NFL’s return to L.A. takes new twist as Ed Roski retools offer


Reporting from Houston — The NFL stadium derby in Southern California is likely to get more interesting and competitive.

Real estate magnate Ed Roski, whose bid for a stadium in City of Industry has for months been lost in the shadows of a rival proposal next to Staples Center, has changed his offer to teams eyeing a relocation.

Roski has dropped his demand for a no-cash minority share of a franchise and instead is offering to hand over the 600 acres he controls to any team that relocates there. The team would then finance the stadium Roski has proposed, at a site recently renamed Grand Crossing, and sell him a share of the franchise at market rate.


Individuals familiar with the revised offer have confirmed it to The Times and spoke on condition of anonymity because of the confidentiality of the proposal’s specific details.

Asked to comment on the information obtained, Roski said in an email: “I am continuing to work to bring NFL football back to Los Angeles. The stadium at Grand Crossing creates a winning environment for fans, for the community and for the NFL now.

“My goal is to bring football back to Los Angeles, create jobs now, and to create an incredible NFL experience every game day for fans.”

The AEG and Roski proposals are markedly different.

The downtown deal would call for AEG to assume the risk of financing and building the stadium. The team would not own the venue but would receive a large share of the revenue that the facility generates from football games and other events, similar to the deal the Lakers and Kings have at AEG’s Staples Center.

The Grand Crossing deal calls for the team to take the financial risk of building a stadium on no-cost land, and capture all of the revenue associated with the facility.

Roski touts his site as one ideally located to draw fans not just from L.A. but from Riverside, San Bernardino and Orange counties. He says it would take far less time and money to build the stadium he is proposing, one that has ample room for on-site parking and tailgating and could be ready for the 2014 season.


He has budgeted $16 million over the next six months to complete construction documents on an open-air stadium built into a hillside. That asymmetrical bowl would feature all general-admission seating on one side, with a gigantic video board facing those seats, and a tower of luxury suites on the other.

Tim Leiweke, point man for the downtown stadium, believes AEG’s Philip Anschutz could put a venue in a more strategic and appealing location, and that the deal — complete with naming rights already in place — would be much more financially attractive for a team. That stadium would rely primarily on existing parking and convenient public transportation.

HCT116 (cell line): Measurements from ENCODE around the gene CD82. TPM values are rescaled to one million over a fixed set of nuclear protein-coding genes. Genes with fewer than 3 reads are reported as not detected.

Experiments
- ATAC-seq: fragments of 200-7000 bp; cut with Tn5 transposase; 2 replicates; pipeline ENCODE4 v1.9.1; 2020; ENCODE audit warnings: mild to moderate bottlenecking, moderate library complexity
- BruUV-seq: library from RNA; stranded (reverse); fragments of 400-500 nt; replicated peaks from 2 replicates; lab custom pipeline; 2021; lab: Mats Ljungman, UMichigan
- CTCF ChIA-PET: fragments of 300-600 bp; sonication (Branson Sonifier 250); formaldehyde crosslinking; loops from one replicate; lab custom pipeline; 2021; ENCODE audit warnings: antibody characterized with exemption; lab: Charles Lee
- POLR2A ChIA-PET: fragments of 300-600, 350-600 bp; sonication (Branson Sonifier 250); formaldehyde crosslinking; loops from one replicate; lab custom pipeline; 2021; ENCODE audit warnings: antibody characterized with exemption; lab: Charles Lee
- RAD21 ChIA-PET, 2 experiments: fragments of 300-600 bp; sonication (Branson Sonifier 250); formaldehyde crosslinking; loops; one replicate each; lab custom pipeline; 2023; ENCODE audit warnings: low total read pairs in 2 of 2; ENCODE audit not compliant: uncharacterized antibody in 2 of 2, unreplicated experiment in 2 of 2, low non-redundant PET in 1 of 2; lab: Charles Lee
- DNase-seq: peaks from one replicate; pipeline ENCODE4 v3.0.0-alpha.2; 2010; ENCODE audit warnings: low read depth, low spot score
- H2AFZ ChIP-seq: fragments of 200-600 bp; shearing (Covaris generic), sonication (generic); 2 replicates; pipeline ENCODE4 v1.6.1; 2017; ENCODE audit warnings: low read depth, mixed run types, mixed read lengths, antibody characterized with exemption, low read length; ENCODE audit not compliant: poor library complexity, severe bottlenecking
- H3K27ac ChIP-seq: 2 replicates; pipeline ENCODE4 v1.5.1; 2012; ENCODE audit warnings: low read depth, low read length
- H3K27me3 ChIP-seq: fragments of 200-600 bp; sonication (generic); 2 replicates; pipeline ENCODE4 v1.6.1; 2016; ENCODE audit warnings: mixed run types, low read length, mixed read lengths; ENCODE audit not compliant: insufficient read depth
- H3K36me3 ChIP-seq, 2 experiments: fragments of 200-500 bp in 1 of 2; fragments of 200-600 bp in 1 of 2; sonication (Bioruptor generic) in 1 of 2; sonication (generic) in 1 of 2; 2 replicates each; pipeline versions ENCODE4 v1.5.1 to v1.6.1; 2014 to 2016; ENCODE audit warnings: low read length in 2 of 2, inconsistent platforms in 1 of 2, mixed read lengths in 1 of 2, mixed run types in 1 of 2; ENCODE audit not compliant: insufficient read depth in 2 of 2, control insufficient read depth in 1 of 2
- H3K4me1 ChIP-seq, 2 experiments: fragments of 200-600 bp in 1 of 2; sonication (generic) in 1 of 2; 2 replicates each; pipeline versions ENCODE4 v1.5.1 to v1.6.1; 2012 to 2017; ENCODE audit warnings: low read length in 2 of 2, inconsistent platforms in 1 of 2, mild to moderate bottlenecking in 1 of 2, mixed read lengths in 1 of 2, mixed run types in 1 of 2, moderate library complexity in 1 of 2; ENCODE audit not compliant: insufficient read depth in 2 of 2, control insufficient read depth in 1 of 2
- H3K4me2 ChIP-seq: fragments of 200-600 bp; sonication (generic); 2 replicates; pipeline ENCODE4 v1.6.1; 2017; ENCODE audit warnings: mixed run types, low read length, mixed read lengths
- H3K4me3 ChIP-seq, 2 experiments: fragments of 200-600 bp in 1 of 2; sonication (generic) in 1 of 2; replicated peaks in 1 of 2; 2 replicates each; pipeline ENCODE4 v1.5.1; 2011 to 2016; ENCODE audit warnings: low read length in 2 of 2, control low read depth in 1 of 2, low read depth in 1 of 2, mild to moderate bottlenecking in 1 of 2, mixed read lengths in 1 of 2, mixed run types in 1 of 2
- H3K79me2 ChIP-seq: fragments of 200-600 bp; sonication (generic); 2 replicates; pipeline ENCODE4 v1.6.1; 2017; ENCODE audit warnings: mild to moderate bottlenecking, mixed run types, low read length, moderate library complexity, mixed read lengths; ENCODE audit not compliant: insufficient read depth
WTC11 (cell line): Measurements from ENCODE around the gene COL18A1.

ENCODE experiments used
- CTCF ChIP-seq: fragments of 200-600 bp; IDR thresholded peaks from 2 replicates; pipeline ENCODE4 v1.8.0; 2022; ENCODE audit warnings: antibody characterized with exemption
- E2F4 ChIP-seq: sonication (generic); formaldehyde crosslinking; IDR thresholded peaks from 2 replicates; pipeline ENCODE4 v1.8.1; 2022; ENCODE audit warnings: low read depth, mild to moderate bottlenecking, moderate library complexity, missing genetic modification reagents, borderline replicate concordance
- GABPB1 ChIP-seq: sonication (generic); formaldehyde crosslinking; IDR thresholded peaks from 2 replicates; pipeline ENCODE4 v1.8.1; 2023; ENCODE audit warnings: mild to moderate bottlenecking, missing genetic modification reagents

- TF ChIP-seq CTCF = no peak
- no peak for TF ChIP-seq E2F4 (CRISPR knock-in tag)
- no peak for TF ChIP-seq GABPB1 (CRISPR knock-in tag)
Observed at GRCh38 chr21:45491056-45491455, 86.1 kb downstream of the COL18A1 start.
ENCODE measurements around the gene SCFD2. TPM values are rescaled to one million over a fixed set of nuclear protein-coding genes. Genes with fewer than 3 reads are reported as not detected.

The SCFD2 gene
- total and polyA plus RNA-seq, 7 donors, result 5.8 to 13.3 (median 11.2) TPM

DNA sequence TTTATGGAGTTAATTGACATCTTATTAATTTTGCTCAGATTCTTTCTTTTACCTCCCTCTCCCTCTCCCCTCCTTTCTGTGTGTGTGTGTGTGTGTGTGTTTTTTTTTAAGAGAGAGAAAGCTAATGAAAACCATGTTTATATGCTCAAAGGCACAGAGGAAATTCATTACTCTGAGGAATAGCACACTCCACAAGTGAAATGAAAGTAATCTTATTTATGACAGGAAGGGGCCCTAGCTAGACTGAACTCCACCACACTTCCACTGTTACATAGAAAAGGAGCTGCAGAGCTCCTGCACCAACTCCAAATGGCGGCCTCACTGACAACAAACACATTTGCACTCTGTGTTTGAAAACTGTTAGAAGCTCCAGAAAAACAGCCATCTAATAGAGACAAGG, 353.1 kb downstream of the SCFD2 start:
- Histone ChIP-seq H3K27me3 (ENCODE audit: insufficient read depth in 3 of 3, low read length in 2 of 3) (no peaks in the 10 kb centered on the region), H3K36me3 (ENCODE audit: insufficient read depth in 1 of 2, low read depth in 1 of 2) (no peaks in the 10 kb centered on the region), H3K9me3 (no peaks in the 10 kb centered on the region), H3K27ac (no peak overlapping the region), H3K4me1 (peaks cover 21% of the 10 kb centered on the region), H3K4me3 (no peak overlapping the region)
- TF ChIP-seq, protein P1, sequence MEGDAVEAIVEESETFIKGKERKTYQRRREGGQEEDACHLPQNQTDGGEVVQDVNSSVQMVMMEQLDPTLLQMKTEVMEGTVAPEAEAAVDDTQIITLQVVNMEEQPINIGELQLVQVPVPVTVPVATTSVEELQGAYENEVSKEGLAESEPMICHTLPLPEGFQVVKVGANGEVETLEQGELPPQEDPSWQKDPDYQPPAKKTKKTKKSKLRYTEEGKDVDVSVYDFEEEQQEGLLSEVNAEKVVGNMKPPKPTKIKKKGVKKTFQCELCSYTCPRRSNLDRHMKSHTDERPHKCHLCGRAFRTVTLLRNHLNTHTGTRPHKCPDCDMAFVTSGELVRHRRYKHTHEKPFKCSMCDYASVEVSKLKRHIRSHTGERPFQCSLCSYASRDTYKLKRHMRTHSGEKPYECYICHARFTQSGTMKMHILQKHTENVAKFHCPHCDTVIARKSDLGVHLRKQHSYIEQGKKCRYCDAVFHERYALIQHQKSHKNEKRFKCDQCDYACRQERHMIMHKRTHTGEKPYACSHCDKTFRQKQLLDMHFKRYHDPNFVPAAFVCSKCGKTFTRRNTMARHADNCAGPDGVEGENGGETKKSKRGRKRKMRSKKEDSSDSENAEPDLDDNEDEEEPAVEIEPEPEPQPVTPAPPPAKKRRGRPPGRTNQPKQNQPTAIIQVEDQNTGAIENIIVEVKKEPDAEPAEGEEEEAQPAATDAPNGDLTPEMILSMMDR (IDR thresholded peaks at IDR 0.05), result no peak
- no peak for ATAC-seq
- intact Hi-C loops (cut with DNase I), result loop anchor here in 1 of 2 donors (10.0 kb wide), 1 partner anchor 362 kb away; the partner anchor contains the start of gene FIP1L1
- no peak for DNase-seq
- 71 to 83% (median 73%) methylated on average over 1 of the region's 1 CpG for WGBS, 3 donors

NFL owners have quietly expressed concern that Anschutz is seeking to buy a non-controlling share of a franchise at a deep discount. That’s probably a jumping-off point for negotiations, although it is not known whether the Denver billionaire is willing to pay closer to market value for a piece of a team.

Representatives from AEG declined to comment for this story.

At their annual fall meeting Tuesday in Houston, NFL owners are expected to get a brief update on the L.A. situation, but there will not be presentations from either of the competing projects.

In his original offer, Roski wanted to trade the opportunity to build on his land — a plot near the intersection of the 57 and 60 freeways that is entitled for a stadium —– for one-quarter ownership of a team. There were no takers. The new offer calls for his buying an undisclosed percentage in a team — after selling his Las Vegas hotel and casino, in accordance with NFL rules — with no path to controlling ownership of the team.

Roski also would allow the team to control the entire site, nearly a rectangular mile, with the understanding that he would never use any part of it for a development of his own.

The San Diego Chargers are believed to be the most likely team to relocate, although the Raiders also have the ability to get out of their lease in Oakland, and the death of owner Al Davis on Saturday could leave that franchise in flux, possibly increasing the likelihood of relocation.

Other teams in the mix include the St. Louis Rams, Minnesota Vikings, Jacksonville Jaguars, Buffalo Bills and San Francisco 49ers, although some of those would be extremely difficult to move.

It remains to be seen if, and/or how, Roski’s retooled offer will change the stadium competition. For more than a year, AEG has had all the momentum, securing a naming-rights deal with Farmers Insurance for its proposed stadium, a nonbinding agreement with the city that paves the way to relocate the West Hall of the convention center — where the new venue would be situated — and striking a deal with the state creating legal limitations for anyone looking to challenge the stadium’s environmental impact report (EIR), which has yet to be completed.

AEG is in the process of completing an EIR on the project and construction papers on the stadium and a replacement for the West Hall.

It suits the NFL to have as many legitimate stadium options as possible to create competition that leads to a more favorable deal for a team.

Asked specifically about the Roski deal, and how it could affect the decision-making process for a team and the NFL, league spokesman Brian McCarthy said: “We continue to closely monitor all developments in the Los Angeles area. At the moment, there’s nothing to make a decision about.”